Christian Aid is a charity helping to support those who are living in poverty and are fighting climate change. Any donations made to the charity help to provide a reliable water source to families around the world. Christian Aid Week 2021 is from the 10th to the 16th of May. This year, to support the charity, the people and business of Haworth displayed scarecrows. Here are Wyedean we took part in the fun and made our very own scarecrow! Our design perched on the tree at the entrance and wore military clothing and a chevron badge as a face mask. There were up to 55 scarecrows dotted around. Designs from Ted Hastings out of Line of Duty, to Dolly Parton. You can view the full map of the scarecrow locations below. If you would like to donate to the cause you can do so by following the link to the Just Giving page.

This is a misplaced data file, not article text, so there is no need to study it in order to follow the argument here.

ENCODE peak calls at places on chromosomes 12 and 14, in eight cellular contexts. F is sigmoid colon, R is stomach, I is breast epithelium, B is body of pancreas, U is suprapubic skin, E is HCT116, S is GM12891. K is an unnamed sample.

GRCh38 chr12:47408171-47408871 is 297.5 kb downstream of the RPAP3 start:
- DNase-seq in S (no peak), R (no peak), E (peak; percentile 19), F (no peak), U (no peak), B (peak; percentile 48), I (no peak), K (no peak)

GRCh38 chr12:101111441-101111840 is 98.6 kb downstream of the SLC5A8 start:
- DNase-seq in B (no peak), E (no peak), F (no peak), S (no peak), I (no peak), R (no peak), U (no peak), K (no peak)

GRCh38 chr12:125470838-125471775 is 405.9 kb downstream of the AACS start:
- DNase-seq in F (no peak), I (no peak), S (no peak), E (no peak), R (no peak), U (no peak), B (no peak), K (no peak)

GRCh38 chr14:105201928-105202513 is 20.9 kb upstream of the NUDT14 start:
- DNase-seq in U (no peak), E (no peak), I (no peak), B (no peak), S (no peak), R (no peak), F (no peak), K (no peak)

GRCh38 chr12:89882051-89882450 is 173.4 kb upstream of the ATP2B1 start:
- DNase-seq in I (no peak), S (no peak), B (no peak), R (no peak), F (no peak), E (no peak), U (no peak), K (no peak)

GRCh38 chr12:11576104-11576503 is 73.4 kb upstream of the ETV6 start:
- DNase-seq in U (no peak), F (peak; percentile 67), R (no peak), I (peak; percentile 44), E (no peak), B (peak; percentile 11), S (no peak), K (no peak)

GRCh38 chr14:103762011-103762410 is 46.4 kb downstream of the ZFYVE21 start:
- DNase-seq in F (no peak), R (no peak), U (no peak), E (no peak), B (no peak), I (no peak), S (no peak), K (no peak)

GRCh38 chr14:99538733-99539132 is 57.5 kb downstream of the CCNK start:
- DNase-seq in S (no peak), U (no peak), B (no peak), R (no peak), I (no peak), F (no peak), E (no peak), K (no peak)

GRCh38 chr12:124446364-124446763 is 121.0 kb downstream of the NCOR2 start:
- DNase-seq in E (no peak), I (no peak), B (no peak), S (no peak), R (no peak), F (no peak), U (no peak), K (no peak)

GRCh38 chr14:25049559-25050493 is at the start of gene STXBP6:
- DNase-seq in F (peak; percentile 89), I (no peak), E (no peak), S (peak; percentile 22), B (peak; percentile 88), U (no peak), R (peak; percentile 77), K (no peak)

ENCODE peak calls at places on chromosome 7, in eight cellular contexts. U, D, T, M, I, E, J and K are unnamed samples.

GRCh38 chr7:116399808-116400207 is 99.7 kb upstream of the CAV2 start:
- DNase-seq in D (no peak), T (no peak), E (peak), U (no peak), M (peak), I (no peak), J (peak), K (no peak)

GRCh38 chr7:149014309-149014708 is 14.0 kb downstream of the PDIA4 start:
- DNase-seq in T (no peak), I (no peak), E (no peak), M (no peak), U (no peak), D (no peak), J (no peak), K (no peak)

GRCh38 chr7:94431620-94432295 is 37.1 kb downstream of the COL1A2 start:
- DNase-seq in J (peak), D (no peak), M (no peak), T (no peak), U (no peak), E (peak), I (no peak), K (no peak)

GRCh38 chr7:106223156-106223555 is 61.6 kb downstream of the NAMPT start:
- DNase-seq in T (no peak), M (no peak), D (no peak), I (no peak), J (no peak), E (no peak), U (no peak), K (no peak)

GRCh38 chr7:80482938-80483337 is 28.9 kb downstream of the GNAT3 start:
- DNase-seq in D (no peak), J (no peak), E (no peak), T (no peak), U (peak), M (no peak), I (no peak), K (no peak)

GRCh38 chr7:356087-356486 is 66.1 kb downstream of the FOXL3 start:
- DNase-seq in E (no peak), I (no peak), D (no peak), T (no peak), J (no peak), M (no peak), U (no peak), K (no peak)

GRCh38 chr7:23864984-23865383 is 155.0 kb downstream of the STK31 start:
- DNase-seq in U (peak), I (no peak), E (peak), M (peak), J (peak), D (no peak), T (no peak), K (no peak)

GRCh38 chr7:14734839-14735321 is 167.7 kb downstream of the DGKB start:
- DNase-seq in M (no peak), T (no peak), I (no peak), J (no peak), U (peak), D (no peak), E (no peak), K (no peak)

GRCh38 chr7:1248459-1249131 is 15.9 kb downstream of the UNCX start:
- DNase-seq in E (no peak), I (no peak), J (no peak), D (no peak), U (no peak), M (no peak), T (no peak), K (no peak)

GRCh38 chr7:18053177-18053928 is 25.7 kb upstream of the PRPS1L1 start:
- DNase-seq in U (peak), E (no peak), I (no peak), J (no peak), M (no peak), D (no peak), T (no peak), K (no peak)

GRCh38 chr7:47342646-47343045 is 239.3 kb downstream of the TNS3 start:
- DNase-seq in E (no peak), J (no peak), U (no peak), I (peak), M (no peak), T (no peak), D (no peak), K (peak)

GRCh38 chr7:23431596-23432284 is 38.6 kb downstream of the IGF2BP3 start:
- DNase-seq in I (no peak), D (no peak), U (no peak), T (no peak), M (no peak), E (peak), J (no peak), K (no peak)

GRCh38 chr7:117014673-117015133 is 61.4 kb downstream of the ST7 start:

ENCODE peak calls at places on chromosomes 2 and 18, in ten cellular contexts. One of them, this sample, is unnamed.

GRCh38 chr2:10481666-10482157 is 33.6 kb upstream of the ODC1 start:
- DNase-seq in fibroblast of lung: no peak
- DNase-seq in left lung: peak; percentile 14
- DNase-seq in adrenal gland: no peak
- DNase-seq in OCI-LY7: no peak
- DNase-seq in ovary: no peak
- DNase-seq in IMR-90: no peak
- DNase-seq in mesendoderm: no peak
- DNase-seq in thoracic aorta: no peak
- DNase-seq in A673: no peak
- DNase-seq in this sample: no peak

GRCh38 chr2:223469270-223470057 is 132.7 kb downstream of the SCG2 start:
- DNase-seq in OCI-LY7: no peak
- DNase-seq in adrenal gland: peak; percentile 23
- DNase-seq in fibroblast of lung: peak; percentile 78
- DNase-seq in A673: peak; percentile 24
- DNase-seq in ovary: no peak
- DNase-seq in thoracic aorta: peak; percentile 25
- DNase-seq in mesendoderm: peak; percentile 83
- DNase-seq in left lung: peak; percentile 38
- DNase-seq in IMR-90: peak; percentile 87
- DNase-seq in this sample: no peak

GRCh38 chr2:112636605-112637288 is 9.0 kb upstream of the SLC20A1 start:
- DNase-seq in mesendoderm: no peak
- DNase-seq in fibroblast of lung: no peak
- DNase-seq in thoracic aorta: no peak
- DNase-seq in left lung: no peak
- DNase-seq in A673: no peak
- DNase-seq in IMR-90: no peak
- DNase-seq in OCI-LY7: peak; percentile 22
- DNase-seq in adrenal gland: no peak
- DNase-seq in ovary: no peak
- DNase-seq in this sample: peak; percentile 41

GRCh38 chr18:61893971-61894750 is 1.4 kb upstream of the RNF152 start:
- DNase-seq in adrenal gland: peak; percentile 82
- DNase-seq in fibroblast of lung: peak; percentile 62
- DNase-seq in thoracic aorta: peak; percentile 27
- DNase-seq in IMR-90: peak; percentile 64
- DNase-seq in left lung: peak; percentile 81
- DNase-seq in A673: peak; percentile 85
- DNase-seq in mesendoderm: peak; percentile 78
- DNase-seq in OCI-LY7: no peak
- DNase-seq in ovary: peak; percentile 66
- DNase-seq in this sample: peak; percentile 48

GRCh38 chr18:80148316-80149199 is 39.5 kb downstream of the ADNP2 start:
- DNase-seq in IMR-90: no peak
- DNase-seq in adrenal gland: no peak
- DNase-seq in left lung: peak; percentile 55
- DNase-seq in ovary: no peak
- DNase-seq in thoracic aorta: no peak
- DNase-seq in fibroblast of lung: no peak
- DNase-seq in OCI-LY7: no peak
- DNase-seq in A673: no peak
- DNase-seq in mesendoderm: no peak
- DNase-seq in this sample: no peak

Wyedean has been manufacturing military uniform accessories in Haworth for over 50 years, since 1964. One of the first challenges it faced upon its inception, was the uprooting of large, textile, narrow fabric looms, moving them the length of the country and then settling them back into production in Haworth. Wyedean was formally founded on 7th April, 1964, by David Angus Wright who was born in 1921 and educated just outside Haworth, at Keighley Boys’ Grammar School. Many of Wyedean’s current staff are from Haworth and the surrounding areas, and it is a community the company continues to support. Haworth remains a popular tourist destination for a variety reasons: Most notably it was home to the famous Brontë sisters. Haworth is an undisputed literary mecca, attracting visitors from all around the world. With its historic cobbled Main Street, iconic parsonage museum and rolling moors, the picturesque proportions of this Airedale village exude a vintage charm that makes you feel like you've stepped into another era. If you take the time to explore the wilderness of the stunning Brontë countryside, you can see where the famous sisters got their inspiration for their well-known novels Wuthering Heights, Jayne Eyre and The Tenant of Wildfell Hall. Haworth Church While the Brontë sisters are famous worldwide for their literary successes, their father Patrick was well known more locally within the village due to his role as the curate of Haworth Parish Church. In fact every member of the Brontë family, except Ann who died from consumption in Scarborough, was buried in a tomb beneath Haworth Parish Church (also known as the Church of St. Michael and All Angels) which was rebuilt after the Brontë’s death. Haworth Parish Church was constructed between 1879 and 1881, and, although little remains of the previous buildings, parts of the present church tower formed parts of both the medieval church building as well as the one that Patrick Brontë would have used. Many historical connections between both the Anglican and Methodist movements are still present. Together with St Gabriel’s church, in the nearby village of Stanbury, Haworth Parish church is currently in the middle of fulfilling a five year plan to repair and restore both church buildings. In 2012 after tirelessly raising money, and with the help of several grants, the roofs were finally able to be repaired. Members of the congregation have also worked hard to raise around £10,000 from events such as master baking classes, fayres and concerts. Wyedean values being a part of the Haworth community and made its own donations in order to help repair the roofs. If you would like to make a contribution to Haworth Church you can do so here. Bronte Parsonage Museum One of the more popular local walks is the Passionate Brontë Walking Tour. For more information see here. There isn’t a huge amount of walking involved, but you cover the key areas around Brontë Parsonage, and it’s suitable for nearly all ages and abilities. Be sure to head for [...]